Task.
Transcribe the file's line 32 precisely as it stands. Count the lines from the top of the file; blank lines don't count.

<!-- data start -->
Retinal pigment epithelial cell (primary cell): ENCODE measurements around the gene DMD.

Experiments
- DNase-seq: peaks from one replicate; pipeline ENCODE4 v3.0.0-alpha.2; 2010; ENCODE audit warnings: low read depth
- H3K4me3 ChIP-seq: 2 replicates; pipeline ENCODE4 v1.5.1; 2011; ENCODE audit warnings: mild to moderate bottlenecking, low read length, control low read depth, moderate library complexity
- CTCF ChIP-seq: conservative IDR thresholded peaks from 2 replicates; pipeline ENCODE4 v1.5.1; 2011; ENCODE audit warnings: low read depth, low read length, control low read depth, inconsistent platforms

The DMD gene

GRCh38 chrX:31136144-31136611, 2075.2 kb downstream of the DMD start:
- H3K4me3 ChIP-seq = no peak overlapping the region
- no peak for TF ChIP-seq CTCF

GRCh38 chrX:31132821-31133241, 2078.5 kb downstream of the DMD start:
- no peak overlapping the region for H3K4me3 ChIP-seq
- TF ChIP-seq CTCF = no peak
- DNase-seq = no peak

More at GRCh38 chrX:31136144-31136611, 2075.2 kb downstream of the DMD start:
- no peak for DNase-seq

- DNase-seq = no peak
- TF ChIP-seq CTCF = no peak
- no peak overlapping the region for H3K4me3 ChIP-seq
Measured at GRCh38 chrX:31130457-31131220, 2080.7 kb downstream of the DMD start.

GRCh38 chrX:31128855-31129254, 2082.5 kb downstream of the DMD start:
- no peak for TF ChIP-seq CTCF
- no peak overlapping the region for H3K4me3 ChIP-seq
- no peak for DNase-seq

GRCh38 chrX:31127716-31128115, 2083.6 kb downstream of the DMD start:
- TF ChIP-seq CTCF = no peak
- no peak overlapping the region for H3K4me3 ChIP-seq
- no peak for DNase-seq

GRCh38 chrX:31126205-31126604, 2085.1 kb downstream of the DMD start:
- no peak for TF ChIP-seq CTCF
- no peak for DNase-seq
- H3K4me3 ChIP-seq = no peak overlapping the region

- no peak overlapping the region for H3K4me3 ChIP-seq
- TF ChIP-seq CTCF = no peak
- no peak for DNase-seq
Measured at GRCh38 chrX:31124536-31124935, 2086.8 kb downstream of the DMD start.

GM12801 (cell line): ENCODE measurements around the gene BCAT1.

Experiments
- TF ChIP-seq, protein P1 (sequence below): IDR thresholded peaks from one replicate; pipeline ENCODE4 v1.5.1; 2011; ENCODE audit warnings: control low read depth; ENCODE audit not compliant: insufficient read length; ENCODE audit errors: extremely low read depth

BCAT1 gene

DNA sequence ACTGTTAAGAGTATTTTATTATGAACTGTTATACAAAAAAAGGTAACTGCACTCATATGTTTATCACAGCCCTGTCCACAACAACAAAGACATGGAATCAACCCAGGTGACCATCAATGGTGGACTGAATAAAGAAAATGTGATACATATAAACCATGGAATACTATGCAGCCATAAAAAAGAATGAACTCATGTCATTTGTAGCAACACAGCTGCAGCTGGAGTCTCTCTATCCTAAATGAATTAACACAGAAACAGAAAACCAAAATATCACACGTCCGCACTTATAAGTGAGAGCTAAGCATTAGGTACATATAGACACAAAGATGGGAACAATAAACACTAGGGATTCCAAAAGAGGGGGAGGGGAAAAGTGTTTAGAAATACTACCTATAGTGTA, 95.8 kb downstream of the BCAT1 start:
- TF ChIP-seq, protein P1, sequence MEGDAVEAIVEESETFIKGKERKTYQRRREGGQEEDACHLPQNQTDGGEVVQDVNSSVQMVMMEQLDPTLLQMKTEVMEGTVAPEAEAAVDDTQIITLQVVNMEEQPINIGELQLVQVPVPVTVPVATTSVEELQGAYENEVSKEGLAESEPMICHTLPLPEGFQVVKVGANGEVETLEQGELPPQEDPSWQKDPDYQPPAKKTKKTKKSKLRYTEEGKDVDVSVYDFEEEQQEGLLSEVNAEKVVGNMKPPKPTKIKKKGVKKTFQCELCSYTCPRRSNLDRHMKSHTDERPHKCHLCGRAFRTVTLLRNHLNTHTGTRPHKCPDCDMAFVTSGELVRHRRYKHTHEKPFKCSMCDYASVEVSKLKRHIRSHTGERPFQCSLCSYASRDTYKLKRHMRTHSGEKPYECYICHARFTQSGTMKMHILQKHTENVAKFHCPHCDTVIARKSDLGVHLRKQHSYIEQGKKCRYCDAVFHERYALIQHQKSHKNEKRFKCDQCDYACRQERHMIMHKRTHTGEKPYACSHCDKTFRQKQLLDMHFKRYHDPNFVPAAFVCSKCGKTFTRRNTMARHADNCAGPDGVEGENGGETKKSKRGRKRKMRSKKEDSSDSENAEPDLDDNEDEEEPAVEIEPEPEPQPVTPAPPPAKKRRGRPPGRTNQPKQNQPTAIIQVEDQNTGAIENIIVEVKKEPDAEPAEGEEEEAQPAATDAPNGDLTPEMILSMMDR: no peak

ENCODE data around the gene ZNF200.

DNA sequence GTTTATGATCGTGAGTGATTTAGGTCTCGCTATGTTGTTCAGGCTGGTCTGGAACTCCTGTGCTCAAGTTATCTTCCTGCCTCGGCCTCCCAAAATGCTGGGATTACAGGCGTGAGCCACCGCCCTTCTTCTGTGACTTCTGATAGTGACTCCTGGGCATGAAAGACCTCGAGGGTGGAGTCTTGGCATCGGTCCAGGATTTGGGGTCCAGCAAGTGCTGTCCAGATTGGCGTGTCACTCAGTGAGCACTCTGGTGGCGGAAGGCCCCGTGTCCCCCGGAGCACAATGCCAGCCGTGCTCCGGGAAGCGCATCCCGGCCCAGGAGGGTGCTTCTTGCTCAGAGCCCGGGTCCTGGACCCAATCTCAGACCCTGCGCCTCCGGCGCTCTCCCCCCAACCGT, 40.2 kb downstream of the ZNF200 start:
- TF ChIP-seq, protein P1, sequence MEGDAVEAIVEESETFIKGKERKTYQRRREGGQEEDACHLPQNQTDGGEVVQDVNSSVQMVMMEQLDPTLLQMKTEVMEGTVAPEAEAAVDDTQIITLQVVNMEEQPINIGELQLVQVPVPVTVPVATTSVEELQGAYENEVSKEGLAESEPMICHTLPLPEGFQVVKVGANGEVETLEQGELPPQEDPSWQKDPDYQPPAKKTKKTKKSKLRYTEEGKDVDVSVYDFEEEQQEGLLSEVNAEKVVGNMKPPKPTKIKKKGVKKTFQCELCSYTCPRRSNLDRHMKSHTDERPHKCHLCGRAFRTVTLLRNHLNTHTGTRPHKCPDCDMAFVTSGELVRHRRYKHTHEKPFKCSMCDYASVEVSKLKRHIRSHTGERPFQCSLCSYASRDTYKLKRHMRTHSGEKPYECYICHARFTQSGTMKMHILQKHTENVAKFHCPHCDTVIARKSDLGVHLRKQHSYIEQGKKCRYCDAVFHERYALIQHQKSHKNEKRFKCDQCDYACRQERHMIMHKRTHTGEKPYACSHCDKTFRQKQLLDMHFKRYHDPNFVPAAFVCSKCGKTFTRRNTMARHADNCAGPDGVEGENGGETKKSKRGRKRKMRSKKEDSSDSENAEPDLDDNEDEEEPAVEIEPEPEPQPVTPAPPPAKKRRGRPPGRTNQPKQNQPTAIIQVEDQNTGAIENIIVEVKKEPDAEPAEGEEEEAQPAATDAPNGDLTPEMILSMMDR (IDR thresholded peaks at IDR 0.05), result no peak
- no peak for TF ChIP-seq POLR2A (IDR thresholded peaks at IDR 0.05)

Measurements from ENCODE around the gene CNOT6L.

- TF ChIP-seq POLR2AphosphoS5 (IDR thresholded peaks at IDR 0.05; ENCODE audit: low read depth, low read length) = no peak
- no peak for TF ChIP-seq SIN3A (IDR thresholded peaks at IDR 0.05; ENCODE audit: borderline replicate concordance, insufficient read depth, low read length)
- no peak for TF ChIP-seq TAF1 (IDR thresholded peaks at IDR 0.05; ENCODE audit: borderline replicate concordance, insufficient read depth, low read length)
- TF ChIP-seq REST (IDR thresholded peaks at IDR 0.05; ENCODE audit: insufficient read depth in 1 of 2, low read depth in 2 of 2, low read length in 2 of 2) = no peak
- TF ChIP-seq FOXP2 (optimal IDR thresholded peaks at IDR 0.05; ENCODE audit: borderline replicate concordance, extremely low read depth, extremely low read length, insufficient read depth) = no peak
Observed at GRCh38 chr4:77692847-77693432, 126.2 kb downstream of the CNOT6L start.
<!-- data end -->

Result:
- no peak overlapping the region for H3K4me3 ChIP-seq